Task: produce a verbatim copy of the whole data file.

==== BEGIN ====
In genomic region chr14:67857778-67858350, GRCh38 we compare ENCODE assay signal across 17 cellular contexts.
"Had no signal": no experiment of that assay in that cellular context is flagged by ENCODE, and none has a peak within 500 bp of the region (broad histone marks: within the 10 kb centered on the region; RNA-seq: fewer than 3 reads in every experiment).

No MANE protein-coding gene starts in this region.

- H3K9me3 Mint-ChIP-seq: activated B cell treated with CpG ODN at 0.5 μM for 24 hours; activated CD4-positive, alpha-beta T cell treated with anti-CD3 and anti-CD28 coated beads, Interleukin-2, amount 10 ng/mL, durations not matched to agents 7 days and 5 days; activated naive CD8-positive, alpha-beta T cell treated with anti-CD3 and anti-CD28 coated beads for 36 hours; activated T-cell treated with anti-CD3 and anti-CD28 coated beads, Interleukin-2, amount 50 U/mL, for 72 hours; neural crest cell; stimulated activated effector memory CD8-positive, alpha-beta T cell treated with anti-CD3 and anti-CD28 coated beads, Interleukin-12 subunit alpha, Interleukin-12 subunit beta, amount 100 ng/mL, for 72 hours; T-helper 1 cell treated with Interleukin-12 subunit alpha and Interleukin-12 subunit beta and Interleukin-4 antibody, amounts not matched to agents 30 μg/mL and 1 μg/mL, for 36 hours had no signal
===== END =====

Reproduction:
In genomic region chr14:67857778-67858350, GRCh38 we compare ENCODE assay signal across 17 cellular contexts.
"Had no signal": no experiment of that assay in that cellular context is flagged by ENCODE, and none has a peak within 500 bp of the region (broad histone marks: within the 10 kb centered on the region; RNA-seq: fewer than 3 reads in every experiment).

No MANE protein-coding gene starts in this region.

- H3K9me3 Mint-ChIP-seq: activated B cell treated with CpG ODN at 0.5 μM for 24 hours; activated CD4-positive, alpha-beta T cell treated with anti-CD3 and anti-CD28 coated beads, Interleukin-2, amount 10 ng/mL, durations not matched to agents 7 days and 5 days; activated naive CD8-positive, alpha-beta T cell treated with anti-CD3 and anti-CD28 coated beads for 36 hours; activated T-cell treated with anti-CD3 and anti-CD28 coated beads, Interleukin-2, amount 50 U/mL, for 72 hours; neural crest cell; stimulated activated effector memory CD8-positive, alpha-beta T cell treated with anti-CD3 and anti-CD28 coated beads, Interleukin-12 subunit alpha, Interleukin-12 subunit beta, amount 100 ng/mL, for 72 hours; T-helper 1 cell treated with Interleukin-12 subunit alpha and Interleukin-12 subunit beta and Interleukin-4 antibody, amounts not matched to agents 30 μg/mL and 1 μg/mL, for 36 hours had no signal